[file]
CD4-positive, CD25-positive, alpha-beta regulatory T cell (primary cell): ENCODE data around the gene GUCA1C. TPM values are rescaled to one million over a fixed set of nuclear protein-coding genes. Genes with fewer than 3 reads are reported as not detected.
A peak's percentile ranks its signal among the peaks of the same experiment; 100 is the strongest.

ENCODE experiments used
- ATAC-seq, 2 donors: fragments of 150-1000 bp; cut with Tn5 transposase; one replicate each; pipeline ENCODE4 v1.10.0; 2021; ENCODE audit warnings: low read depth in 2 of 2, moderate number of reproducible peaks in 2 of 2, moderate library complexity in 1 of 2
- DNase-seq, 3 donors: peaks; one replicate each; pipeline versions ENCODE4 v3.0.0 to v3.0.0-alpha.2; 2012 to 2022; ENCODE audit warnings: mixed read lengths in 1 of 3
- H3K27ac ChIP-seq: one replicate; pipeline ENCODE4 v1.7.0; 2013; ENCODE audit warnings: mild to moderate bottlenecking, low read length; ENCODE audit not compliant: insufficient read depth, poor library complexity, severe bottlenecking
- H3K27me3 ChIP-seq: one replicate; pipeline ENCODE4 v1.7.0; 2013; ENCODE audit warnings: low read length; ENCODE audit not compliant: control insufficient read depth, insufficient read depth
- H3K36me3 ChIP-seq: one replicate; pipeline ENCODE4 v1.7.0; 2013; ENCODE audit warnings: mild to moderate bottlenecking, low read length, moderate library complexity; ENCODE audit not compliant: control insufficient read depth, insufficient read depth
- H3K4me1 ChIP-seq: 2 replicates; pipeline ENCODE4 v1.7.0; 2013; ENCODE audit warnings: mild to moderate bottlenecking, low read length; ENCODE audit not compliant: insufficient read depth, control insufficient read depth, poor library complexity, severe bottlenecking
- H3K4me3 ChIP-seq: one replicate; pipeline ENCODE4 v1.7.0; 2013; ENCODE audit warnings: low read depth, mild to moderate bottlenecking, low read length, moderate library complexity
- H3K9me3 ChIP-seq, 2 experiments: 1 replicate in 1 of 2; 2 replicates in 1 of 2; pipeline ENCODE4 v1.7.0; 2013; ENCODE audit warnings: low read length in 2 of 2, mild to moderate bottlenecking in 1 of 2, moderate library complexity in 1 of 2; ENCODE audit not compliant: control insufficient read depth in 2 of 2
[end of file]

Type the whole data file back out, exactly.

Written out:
CD4-positive, CD25-positive, alpha-beta regulatory T cell (primary cell): ENCODE data around the gene GUCA1C. TPM values are rescaled to one million over a fixed set of nuclear protein-coding genes. Genes with fewer than 3 reads are reported as not detected.
A peak's percentile ranks its signal among the peaks of the same experiment; 100 is the strongest.

ENCODE experiments used
- ATAC-seq, 2 donors: fragments of 150-1000 bp; cut with Tn5 transposase; one replicate each; pipeline ENCODE4 v1.10.0; 2021; ENCODE audit warnings: low read depth in 2 of 2, moderate number of reproducible peaks in 2 of 2, moderate library complexity in 1 of 2
- DNase-seq, 3 donors: peaks; one replicate each; pipeline versions ENCODE4 v3.0.0 to v3.0.0-alpha.2; 2012 to 2022; ENCODE audit warnings: mixed read lengths in 1 of 3
- H3K27ac ChIP-seq: one replicate; pipeline ENCODE4 v1.7.0; 2013; ENCODE audit warnings: mild to moderate bottlenecking, low read length; ENCODE audit not compliant: insufficient read depth, poor library complexity, severe bottlenecking
- H3K27me3 ChIP-seq: one replicate; pipeline ENCODE4 v1.7.0; 2013; ENCODE audit warnings: low read length; ENCODE audit not compliant: control insufficient read depth, insufficient read depth
- H3K36me3 ChIP-seq: one replicate; pipeline ENCODE4 v1.7.0; 2013; ENCODE audit warnings: mild to moderate bottlenecking, low read length, moderate library complexity; ENCODE audit not compliant: control insufficient read depth, insufficient read depth
- H3K4me1 ChIP-seq: 2 replicates; pipeline ENCODE4 v1.7.0; 2013; ENCODE audit warnings: mild to moderate bottlenecking, low read length; ENCODE audit not compliant: insufficient read depth, control insufficient read depth, poor library complexity, severe bottlenecking
- H3K4me3 ChIP-seq: one replicate; pipeline ENCODE4 v1.7.0; 2013; ENCODE audit warnings: low read depth, mild to moderate bottlenecking, low read length, moderate library complexity
- H3K9me3 ChIP-seq, 2 experiments: 1 replicate in 1 of 2; 2 replicates in 1 of 2; pipeline ENCODE4 v1.7.0; 2013; ENCODE audit warnings: low read length in 2 of 2, mild to moderate bottlenecking in 1 of 2, moderate library complexity in 1 of 2; ENCODE audit not compliant: control insufficient read depth in 2 of 2